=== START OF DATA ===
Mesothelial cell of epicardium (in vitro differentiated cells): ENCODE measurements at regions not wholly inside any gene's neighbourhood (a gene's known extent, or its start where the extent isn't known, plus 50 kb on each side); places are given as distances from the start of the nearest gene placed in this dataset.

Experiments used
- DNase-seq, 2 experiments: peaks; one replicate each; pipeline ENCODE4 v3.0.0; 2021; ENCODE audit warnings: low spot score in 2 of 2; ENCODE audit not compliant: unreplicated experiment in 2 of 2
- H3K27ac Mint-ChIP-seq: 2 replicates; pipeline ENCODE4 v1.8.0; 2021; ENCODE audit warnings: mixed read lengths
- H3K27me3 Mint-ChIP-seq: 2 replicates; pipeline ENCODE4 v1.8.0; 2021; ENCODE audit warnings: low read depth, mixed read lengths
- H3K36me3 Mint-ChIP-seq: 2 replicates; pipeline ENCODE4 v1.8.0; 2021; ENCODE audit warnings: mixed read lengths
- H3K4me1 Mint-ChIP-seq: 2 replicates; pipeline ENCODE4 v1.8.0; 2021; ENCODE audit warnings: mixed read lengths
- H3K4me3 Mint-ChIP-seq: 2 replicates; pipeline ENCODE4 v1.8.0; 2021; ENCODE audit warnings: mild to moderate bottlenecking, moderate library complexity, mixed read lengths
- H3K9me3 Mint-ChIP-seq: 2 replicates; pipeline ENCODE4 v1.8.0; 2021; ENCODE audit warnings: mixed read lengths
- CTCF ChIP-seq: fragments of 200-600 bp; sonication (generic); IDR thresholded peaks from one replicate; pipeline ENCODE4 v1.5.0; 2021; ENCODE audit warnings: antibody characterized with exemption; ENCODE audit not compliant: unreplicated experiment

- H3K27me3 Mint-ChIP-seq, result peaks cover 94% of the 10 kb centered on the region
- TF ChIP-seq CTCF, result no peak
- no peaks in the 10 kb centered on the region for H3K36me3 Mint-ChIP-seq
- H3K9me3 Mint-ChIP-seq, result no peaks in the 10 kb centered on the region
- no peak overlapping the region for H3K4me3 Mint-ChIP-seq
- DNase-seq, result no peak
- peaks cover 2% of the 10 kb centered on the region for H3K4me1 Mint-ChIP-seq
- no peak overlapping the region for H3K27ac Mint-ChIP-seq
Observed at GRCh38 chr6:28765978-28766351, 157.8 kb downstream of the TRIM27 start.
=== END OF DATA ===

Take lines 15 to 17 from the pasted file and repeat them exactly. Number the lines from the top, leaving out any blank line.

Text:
- no peak overlapping the region for H3K4me3 Mint-ChIP-seq
- DNase-seq, result no peak
- peaks cover 2% of the 10 kb centered on the region for H3K4me1 Mint-ChIP-seq